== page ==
Alfie Dingley’s cannabis medicine licence revoked, priority given to GW’s Epidiolex which won’t be licenced until May

Hannah Deacon has revealed that her son Alfie Dingley’s licence for cannabis medicine has been revoked following the 1 November law change that permits it to be prescribed by specialist doctors.

Alfie was given a special licence in July after media attention around epileptic children who were having to break the law to medicate forced the Home Office to set up a temporary ‘expert panel’ to award a limited number of licences. Hannah said recently that since then Alfie has been seizure free and “doing amazingly well”.

But now that the law change has come into effect Alfie’s licence is no longer relevant. In a video posted to Facebook Hannah said that she “knew it was coming” and had received a confirmation by email. But the guidelines are so strict and the specialist doctors so reluctant to prescribe that Hannah now does not know where Alfie’s next supply will come from.

“As we know, the NHS guidelines and the reliance on professional bodies that say that nothing but pharmaceutical double-blind procedure trialled oils can be prescribed, this means that there is no doctor in this country brave enough to come out and prescribe,” she said.

“All the 17 families that I am helping whose children are having seizures everyday are being told either, ‘no we’re not going to help you’, or ‘we want to help you but we’re terrified of the General Medical Council’, which is a disgraceful situation.

“At the moment there’s a lot of fear-driven stuff about cannabis in the media that we need to fight back against. The Medical Clinician Society was launched on Monday, where hopefully doctors will come to learn about prescribing medical cannabis.

“We really need the guidelines to be changed. We had a group of doctors who were on Alfie’s licencing team, but our prescriber was a GP and he can’t prescribe for Alfie any longer, so we have three weeks of oil left with no one to prescribe. I’ve spent the last three days with the people at End Our Pain trying to get some dialogue going with the Department for Health to try to urgently find a prescriber because I’m now in the position where I was four months ago. If they don’t do the right thing then obviously this will blow up because I’m not going to be put in a position where my son is put at risk and be made ill.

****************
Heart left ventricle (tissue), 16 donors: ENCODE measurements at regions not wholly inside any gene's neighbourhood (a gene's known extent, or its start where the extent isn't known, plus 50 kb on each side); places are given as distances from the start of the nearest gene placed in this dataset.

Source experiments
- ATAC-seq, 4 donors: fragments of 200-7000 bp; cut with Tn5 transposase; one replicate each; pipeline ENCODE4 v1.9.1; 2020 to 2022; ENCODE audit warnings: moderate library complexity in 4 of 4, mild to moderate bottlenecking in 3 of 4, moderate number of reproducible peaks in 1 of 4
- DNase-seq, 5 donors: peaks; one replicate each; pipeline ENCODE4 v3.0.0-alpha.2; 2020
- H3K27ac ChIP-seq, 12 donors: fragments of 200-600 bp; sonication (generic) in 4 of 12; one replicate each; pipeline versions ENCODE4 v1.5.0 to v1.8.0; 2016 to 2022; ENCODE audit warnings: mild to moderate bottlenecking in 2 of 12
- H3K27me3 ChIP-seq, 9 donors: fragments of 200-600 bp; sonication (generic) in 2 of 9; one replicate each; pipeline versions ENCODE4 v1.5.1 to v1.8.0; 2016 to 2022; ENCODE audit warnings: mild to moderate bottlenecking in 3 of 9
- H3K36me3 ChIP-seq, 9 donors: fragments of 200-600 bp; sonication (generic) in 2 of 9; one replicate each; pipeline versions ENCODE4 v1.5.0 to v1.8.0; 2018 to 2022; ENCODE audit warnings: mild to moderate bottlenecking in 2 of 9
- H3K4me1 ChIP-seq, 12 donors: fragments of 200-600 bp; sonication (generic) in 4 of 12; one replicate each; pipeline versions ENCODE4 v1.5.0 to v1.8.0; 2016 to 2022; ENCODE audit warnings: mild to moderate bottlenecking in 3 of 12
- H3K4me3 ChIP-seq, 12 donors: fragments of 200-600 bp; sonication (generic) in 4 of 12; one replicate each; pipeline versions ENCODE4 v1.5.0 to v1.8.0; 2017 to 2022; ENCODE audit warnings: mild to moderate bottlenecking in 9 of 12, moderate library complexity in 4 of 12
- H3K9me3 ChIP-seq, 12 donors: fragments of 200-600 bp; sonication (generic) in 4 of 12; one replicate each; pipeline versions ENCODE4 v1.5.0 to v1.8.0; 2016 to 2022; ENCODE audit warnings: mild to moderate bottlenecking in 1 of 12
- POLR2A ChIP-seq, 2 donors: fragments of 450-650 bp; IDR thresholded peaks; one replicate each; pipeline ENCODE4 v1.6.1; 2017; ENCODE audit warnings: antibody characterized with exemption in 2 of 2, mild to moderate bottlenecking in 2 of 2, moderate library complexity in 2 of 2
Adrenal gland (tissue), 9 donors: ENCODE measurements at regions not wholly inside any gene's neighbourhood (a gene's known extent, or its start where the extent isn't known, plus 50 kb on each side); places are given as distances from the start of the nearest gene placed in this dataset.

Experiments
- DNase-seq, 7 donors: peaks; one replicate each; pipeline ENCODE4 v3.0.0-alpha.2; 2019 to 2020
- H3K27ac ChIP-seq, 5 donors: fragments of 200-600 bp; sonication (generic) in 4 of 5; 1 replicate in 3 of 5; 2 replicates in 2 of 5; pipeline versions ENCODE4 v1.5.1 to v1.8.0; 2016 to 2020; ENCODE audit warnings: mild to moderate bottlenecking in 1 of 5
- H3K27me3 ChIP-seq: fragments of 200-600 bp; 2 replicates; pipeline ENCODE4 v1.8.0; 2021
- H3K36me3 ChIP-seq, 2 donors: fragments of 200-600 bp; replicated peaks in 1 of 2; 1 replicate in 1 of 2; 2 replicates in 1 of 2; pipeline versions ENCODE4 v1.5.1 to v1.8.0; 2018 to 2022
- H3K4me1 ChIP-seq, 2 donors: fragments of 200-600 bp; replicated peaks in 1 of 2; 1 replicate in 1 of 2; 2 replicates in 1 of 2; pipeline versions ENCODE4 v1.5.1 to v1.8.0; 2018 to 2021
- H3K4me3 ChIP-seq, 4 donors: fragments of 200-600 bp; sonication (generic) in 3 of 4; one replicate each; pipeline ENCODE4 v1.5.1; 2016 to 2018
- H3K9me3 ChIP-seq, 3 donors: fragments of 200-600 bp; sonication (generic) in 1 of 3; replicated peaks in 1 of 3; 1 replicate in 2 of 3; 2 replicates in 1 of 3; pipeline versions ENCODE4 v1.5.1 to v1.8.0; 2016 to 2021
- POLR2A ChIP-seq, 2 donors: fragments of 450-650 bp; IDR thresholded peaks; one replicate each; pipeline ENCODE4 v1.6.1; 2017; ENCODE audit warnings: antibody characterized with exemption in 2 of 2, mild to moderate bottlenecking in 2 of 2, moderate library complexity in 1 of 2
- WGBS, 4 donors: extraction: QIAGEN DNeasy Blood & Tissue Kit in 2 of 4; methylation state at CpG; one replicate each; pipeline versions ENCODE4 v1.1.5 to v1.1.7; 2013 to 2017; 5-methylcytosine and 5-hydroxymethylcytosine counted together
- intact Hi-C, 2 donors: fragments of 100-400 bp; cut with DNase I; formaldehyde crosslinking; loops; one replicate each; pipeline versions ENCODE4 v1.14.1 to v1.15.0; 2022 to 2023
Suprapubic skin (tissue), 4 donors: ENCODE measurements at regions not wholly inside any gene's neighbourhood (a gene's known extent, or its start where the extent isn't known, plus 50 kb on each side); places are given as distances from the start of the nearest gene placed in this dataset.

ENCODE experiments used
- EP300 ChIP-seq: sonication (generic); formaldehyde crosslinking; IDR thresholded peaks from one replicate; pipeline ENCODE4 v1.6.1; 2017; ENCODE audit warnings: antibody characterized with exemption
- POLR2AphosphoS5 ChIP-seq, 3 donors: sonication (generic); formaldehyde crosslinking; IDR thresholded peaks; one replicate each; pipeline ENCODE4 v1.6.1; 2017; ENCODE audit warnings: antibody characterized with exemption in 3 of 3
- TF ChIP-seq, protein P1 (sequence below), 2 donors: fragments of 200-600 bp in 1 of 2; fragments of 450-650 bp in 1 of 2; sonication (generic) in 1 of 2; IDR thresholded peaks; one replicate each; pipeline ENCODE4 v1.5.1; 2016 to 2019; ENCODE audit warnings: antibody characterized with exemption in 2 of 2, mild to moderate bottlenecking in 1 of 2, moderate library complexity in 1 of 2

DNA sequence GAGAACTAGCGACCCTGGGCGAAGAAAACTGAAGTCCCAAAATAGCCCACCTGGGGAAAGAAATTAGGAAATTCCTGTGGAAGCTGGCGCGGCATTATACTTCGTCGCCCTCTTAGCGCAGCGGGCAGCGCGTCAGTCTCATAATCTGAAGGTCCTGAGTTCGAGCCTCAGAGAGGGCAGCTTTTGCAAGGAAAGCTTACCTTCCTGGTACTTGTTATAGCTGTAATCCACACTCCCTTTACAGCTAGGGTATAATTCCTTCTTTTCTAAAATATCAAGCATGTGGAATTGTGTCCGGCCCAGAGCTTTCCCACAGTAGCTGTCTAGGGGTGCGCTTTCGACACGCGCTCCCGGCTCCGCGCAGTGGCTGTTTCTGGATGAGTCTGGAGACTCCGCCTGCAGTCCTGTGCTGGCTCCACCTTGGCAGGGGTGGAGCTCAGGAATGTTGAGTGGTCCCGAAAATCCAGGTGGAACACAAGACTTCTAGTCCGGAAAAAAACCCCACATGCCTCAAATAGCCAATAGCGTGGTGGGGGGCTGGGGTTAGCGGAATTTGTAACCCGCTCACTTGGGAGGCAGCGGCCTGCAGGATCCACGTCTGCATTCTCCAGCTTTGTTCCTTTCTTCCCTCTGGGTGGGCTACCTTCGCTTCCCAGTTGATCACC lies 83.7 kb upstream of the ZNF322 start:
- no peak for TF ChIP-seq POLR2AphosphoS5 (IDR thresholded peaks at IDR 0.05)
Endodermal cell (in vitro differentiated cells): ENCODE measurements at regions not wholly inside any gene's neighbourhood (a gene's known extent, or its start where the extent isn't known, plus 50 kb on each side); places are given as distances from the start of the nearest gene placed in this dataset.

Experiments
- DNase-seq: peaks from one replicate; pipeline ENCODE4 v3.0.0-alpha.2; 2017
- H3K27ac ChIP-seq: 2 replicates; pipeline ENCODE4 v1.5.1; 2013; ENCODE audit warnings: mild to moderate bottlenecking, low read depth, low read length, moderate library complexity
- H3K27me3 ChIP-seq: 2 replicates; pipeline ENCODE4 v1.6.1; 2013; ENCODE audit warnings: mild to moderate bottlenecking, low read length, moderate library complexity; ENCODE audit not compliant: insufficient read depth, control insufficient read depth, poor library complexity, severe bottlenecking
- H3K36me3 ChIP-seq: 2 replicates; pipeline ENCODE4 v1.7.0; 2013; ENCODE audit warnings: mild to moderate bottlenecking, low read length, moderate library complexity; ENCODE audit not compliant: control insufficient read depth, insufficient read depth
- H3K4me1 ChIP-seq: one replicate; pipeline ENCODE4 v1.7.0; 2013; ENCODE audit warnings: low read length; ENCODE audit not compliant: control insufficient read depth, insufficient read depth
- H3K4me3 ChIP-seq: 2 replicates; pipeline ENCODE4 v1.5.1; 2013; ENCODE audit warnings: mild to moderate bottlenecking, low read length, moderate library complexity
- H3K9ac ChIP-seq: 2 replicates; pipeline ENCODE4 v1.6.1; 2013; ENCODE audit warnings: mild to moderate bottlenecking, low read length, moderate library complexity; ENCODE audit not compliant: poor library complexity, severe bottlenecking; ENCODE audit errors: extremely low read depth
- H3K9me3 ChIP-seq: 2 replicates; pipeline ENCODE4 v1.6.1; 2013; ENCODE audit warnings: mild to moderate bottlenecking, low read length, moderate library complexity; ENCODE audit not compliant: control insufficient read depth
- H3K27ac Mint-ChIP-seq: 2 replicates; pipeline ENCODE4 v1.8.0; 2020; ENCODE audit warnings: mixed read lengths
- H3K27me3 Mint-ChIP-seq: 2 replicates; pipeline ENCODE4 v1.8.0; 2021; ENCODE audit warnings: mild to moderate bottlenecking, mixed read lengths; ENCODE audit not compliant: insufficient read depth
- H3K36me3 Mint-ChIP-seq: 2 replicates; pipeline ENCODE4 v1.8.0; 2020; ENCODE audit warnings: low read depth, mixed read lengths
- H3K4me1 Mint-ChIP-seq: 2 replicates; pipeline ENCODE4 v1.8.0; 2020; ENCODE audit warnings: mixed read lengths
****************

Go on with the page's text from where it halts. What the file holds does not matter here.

“I’m not going hell for leather in the media yet because I want to give them the chance to do the right thing. Let’s hope that they do. Parents are talking about whether we have to turn to the law or judicial review, but no one wants it to have to come to that.

“At the end of the day, Alfie’s not going to go without his medicine because I’ll take him to Holland if I have to. I’ll sell my house if I have to. I’m not going to let him go back to where he was at death’s door to where he is now, which is a happy child.”

Alfie has been taking Bedrocan. Hannah noted that doctors are saying that Epidiolex – made by GW Pharmaceuticals – will be OK to prescribe, but that it won’t have a licence until May. GW Pharma’s CEO Geoffrey Guy has said that there is “no one size fits all for cannabis medicine” yet it seems that the Home Office has manipulated the guidelines to prioritise its product. Theresa May’s husband Philip’s Capital Group is the largest investor in GW Pharmaceuticals; GW chairman Geoffrey Guy is a Tory donor and drugs minister Victoria Atkins is married to Paul Kenward, boss of British Sugar, which works in partnership with GW.

Comments (3)

  1. Bedrocan is a high THC product that contains almost no CBD. Epidiolex is almost pure CBD. They are completely different medicines that work completely differently. GW Pharma’s CEO Geoffrey Guy was right when he said that there is “no one size fits all for cannabis medicine”. This is like saying "we can't supply you aspirin for your pain, so here's some cough medicine instead, which by the way won't be available till next year" Madness

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